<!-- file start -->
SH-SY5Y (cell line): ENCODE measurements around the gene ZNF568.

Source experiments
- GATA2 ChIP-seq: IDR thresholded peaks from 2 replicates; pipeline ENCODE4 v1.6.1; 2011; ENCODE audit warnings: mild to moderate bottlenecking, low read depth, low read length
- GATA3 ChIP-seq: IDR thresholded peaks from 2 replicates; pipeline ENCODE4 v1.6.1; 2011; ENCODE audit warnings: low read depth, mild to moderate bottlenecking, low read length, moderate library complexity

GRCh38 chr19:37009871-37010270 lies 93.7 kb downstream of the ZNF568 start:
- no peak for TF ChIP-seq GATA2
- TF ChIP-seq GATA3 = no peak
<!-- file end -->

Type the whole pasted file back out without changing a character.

SH-SY5Y (cell line): ENCODE measurements around the gene ZNF568.

Source experiments
- GATA2 ChIP-seq: IDR thresholded peaks from 2 replicates; pipeline ENCODE4 v1.6.1; 2011; ENCODE audit warnings: mild to moderate bottlenecking, low read depth, low read length
- GATA3 ChIP-seq: IDR thresholded peaks from 2 replicates; pipeline ENCODE4 v1.6.1; 2011; ENCODE audit warnings: low read depth, mild to moderate bottlenecking, low read length, moderate library complexity

GRCh38 chr19:37009871-37010270 lies 93.7 kb downstream of the ZNF568 start:
- no peak for TF ChIP-seq GATA2
- TF ChIP-seq GATA3 = no peak